The over-publicized departure of Bill Gross from the fixed income goliath he founded roughly 30 years ago has brought about some interesting crosscurrents in recent fund-flow statistics.
Although the vast majority of the assets that departed the firm were domiciled in the flagship Pimco Total Return Fund (PTTRX), the smaller, actively managed ETF version Pimco ETF Trust (BOND) also experienced an exodus when the news finally broke.
Yet, the real question remains: How did investors select worthy alternatives so quickly given the majority of the assets were liquidated at a break neck pace following Bill Gross’ resignation?
Naturally we are all familiar with the long term success that Bill imparted to investors in his total return strategy, and that his star-power as a portfolio manager puts the fund’s future performance and ability to generate meaningful alpha in question. Yet, the problem remains that for investors that still want the daily liquidity and low cost structure associated with an actively managed core fixed income ETF, BOND is still one of the only games in town.
Judging from my own observations over the years, Pimco has done a fantastic job assembling competent teams of portfolio managers, analysts, and support staff to effectively implement and manage their strategies over time. Besides, one man shows don’t exist in the asset management business when assets under management swells into the trillions of dollars.
With that in mind, jumping ship on BOND for a passively managed core fund such as the iShares Barclays Aggregate Bond Fund ETF (AGG) or the Vanguard Total Bond Market ETF (BND) doesn’t make much sense. I have to imagine investors in BOND found the value proposition of active sector, credit and duration positioning attractive. Otherwise, why would they pay the premium expense ratio of 0.55% over 0.08-0.09% offered by BND and AGG. Furthermore, in the current interest rate and credit environment, divergences are cropping up and spreads are widening; lending further proof that indexing isn’t a problem solver.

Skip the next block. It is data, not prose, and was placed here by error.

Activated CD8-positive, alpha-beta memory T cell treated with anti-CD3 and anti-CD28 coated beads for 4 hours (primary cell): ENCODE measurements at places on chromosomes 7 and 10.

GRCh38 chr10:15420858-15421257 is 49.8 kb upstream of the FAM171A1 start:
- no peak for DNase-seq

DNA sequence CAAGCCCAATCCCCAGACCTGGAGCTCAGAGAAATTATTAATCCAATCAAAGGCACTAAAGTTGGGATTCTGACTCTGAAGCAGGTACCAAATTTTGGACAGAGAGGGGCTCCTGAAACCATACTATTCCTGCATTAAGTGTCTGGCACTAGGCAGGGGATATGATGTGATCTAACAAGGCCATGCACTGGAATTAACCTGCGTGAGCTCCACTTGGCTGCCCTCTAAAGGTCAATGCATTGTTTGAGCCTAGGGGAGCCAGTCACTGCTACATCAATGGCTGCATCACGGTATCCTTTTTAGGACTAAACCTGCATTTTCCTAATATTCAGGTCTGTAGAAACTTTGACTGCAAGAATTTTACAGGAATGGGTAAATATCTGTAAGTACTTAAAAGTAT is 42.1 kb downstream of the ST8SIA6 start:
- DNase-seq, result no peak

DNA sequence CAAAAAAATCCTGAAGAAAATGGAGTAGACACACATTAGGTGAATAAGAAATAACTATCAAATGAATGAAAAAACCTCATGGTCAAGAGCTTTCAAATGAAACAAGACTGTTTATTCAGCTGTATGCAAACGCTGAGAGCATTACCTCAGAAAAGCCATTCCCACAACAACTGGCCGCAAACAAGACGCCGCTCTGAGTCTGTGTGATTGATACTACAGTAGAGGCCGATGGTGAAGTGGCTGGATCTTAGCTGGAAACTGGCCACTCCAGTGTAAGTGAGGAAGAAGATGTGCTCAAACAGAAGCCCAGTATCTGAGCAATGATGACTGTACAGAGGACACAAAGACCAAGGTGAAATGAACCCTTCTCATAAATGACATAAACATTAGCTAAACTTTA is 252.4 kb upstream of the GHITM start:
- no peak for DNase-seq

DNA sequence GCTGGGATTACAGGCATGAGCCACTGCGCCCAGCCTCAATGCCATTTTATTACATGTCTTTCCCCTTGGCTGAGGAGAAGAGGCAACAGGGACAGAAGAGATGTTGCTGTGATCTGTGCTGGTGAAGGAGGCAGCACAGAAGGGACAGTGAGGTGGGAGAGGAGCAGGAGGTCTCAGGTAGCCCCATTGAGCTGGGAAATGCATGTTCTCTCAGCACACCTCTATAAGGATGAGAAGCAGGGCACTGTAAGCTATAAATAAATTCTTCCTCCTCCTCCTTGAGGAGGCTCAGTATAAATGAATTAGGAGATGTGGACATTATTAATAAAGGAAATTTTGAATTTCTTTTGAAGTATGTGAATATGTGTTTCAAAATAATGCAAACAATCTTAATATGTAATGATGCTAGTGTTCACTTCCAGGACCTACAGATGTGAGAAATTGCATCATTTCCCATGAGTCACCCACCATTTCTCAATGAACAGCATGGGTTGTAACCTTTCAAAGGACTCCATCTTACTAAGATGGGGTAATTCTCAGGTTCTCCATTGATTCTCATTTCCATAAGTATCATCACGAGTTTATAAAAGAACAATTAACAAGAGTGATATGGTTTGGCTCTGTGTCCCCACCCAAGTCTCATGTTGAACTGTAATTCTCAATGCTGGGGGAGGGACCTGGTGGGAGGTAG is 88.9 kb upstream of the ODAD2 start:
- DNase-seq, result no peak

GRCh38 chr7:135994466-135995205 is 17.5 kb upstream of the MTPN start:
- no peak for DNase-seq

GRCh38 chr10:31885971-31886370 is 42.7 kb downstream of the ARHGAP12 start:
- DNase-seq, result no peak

As a result, I have confidence in the team Pimco assembled to steward BOND, which includes a trio of senior CIOs of the firm including: Scott Mather, Mark Kiesel and Mihir Worah. Each with their own successful individual track records in fixed income portfolio management at the firm.
Alternatives to BOND
Scanning the universe of actively managed fixed income ETF alternatives, many strategies do exist, however they predominantly focus on more credit-heavy, high-income or strategic-income strategies. If investors decided to head that route, their weighting toward investment grade securities would shrink, likely resulting in greater volatility in response to changes in the strength of the economy. Instead, most core fixed income investors rely on the quality side of their funds to act as a shock absorber when equity markets correct. Without additional changes to entire strategy, investors could inadvertently be assuming more risk than they might be comfortable with.
The one option that could ultimately give BOND a run for its money is the newly launched Fidelity Total Bond ETF (FBND), one of Fidelity’s first actively managed fixed income offerings. On paper both funds line up well, with FBND offering a slightly lower expense ratio at 0.45%, and an investment grade credit objective. In addition, FBND will rely on Fidelity’s massive research team for sector selection, credit posturing and yield-curve positioning. The one caveat is that the fund has only been trading for about a week, which doesn’t offer up much for performance comparison to make an educated selection.
Time will tell if a true rival emerges to challenge BOND in the actively managed core fixed income space, but in the meantime don’t make the foolish choice of shooting first then asking questions later. Let performance be the ultimate arbiter for your investment dollars.
As of this writing, Michael Fabian did not hold a position in any of the aforementioned securities in either personal or FMD client accounts.